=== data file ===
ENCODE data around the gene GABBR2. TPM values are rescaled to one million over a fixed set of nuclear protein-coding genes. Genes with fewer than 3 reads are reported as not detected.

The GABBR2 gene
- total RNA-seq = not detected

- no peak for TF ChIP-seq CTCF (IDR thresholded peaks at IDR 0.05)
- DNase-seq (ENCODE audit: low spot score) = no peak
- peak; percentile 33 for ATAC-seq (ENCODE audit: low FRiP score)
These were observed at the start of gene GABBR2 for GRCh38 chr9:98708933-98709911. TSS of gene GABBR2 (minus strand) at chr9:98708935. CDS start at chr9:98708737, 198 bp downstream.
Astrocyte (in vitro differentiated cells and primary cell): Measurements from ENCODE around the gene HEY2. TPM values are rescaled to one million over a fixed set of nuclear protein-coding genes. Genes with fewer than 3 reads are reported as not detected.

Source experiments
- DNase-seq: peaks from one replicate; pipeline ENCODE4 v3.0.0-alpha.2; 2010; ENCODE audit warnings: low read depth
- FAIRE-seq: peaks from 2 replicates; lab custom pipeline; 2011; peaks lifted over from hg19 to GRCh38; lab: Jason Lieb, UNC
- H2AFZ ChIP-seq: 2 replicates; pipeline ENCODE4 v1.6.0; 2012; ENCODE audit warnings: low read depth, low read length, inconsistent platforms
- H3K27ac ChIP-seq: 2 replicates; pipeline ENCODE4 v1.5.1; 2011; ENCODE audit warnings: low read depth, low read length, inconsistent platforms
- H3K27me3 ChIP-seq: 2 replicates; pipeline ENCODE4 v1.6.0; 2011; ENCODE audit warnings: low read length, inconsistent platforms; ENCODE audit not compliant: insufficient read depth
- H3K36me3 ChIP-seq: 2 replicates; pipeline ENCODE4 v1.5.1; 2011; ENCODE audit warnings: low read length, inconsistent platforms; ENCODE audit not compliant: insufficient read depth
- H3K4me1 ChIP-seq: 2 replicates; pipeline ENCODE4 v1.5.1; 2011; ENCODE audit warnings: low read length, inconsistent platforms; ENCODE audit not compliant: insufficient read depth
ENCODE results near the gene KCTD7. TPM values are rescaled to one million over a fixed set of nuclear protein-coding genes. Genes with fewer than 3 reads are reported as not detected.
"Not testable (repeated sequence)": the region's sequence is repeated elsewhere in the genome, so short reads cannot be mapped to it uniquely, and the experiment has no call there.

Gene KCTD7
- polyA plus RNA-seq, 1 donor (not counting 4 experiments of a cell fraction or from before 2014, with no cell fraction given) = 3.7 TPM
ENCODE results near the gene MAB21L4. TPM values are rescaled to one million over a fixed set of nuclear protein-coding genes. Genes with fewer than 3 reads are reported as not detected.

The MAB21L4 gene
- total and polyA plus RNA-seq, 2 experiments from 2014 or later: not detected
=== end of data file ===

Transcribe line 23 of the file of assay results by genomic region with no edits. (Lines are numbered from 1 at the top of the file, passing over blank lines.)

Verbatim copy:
- total and polyA plus RNA-seq, 2 experiments from 2014 or later: not detected